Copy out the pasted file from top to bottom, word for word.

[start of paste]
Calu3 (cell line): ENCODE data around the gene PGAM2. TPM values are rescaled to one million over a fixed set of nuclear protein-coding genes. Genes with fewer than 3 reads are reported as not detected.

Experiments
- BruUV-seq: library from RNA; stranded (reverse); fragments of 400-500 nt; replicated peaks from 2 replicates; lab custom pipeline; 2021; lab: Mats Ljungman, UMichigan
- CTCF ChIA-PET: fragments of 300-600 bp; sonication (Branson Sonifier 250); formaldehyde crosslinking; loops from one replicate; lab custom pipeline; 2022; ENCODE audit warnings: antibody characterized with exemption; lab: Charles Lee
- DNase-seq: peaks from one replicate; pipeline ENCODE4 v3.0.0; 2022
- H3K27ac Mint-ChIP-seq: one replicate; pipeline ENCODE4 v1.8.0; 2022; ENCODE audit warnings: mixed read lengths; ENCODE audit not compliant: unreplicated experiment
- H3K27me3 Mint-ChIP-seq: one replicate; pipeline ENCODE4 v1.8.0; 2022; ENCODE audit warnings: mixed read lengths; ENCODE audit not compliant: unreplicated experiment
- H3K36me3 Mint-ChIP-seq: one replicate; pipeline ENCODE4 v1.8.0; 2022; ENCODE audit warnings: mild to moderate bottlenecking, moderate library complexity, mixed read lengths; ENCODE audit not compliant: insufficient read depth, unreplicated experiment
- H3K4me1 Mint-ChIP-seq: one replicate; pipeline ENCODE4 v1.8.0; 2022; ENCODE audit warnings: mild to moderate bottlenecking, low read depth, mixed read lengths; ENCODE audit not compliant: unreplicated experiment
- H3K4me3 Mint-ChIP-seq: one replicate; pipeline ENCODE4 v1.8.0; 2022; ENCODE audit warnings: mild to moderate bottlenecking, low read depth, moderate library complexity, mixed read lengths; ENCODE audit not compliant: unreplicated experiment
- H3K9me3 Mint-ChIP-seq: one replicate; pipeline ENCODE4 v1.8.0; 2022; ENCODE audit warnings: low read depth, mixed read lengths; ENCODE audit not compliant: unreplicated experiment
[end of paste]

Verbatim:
Calu3 (cell line): ENCODE data around the gene PGAM2. TPM values are rescaled to one million over a fixed set of nuclear protein-coding genes. Genes with fewer than 3 reads are reported as not detected.

Experiments
- BruUV-seq: library from RNA; stranded (reverse); fragments of 400-500 nt; replicated peaks from 2 replicates; lab custom pipeline; 2021; lab: Mats Ljungman, UMichigan
- CTCF ChIA-PET: fragments of 300-600 bp; sonication (Branson Sonifier 250); formaldehyde crosslinking; loops from one replicate; lab custom pipeline; 2022; ENCODE audit warnings: antibody characterized with exemption; lab: Charles Lee
- DNase-seq: peaks from one replicate; pipeline ENCODE4 v3.0.0; 2022
- H3K27ac Mint-ChIP-seq: one replicate; pipeline ENCODE4 v1.8.0; 2022; ENCODE audit warnings: mixed read lengths; ENCODE audit not compliant: unreplicated experiment
- H3K27me3 Mint-ChIP-seq: one replicate; pipeline ENCODE4 v1.8.0; 2022; ENCODE audit warnings: mixed read lengths; ENCODE audit not compliant: unreplicated experiment
- H3K36me3 Mint-ChIP-seq: one replicate; pipeline ENCODE4 v1.8.0; 2022; ENCODE audit warnings: mild to moderate bottlenecking, moderate library complexity, mixed read lengths; ENCODE audit not compliant: insufficient read depth, unreplicated experiment
- H3K4me1 Mint-ChIP-seq: one replicate; pipeline ENCODE4 v1.8.0; 2022; ENCODE audit warnings: mild to moderate bottlenecking, low read depth, mixed read lengths; ENCODE audit not compliant: unreplicated experiment
- H3K4me3 Mint-ChIP-seq: one replicate; pipeline ENCODE4 v1.8.0; 2022; ENCODE audit warnings: mild to moderate bottlenecking, low read depth, moderate library complexity, mixed read lengths; ENCODE audit not compliant: unreplicated experiment
- H3K9me3 Mint-ChIP-seq: one replicate; pipeline ENCODE4 v1.8.0; 2022; ENCODE audit warnings: low read depth, mixed read lengths; ENCODE audit not compliant: unreplicated experiment